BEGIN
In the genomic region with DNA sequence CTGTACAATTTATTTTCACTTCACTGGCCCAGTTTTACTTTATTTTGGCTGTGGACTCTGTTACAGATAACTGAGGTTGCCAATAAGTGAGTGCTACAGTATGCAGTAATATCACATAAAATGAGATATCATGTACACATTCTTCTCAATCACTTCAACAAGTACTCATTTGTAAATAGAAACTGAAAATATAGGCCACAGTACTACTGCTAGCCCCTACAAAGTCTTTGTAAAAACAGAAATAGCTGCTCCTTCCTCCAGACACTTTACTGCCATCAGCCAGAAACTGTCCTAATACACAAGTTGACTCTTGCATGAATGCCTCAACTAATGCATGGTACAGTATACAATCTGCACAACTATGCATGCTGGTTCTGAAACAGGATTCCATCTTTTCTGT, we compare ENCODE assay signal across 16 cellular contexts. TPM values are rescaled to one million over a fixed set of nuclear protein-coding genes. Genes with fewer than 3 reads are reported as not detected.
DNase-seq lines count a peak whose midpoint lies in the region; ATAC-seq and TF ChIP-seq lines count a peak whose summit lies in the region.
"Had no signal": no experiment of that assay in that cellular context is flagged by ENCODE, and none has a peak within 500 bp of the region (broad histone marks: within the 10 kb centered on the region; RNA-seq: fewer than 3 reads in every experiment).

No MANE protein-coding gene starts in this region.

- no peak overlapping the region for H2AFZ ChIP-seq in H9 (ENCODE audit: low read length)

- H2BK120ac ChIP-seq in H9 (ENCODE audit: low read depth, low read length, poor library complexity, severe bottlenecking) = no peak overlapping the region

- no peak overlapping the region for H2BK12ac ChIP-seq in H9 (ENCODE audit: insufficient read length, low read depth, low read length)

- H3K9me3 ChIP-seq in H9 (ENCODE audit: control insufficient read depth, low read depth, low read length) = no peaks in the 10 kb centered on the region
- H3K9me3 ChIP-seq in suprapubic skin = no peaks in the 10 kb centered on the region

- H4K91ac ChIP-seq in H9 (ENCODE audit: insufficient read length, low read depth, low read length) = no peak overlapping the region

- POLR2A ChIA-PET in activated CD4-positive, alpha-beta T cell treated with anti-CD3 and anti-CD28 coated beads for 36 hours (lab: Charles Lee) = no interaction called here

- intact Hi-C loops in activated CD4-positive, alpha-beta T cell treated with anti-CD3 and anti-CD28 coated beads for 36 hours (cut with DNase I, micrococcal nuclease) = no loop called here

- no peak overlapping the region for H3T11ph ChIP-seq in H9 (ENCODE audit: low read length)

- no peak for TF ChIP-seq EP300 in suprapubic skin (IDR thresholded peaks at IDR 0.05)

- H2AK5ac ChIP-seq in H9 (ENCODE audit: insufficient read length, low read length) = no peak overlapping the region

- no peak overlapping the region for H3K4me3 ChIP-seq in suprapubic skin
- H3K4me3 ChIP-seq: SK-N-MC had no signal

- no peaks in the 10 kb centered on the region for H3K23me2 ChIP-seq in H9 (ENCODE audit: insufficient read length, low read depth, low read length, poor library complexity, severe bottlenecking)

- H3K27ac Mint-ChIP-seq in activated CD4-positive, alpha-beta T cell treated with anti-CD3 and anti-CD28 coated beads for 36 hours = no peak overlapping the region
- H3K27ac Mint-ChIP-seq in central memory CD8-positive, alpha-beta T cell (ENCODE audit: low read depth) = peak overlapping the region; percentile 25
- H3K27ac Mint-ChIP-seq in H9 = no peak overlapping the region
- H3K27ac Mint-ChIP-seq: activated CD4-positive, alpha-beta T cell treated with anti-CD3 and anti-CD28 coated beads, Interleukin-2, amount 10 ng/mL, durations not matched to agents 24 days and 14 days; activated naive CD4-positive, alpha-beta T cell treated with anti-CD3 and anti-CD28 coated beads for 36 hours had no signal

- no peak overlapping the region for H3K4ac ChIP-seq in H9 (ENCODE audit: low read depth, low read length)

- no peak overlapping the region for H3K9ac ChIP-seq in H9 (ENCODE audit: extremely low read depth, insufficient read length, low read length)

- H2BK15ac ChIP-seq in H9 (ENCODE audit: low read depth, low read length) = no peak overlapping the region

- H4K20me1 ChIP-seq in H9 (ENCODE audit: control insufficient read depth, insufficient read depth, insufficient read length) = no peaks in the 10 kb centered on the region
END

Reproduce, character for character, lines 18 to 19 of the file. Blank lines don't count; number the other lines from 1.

- no peaks in the 10 kb centered on the region for H3K23me2 ChIP-seq in H9 (ENCODE audit: insufficient read length, low read depth, low read length, poor library complexity, severe bottlenecking)

- H3K27ac Mint-ChIP-seq in activated CD4-positive, alpha-beta T cell treated with anti-CD3 and anti-CD28 coated beads for 36 hours = no peak overlapping the region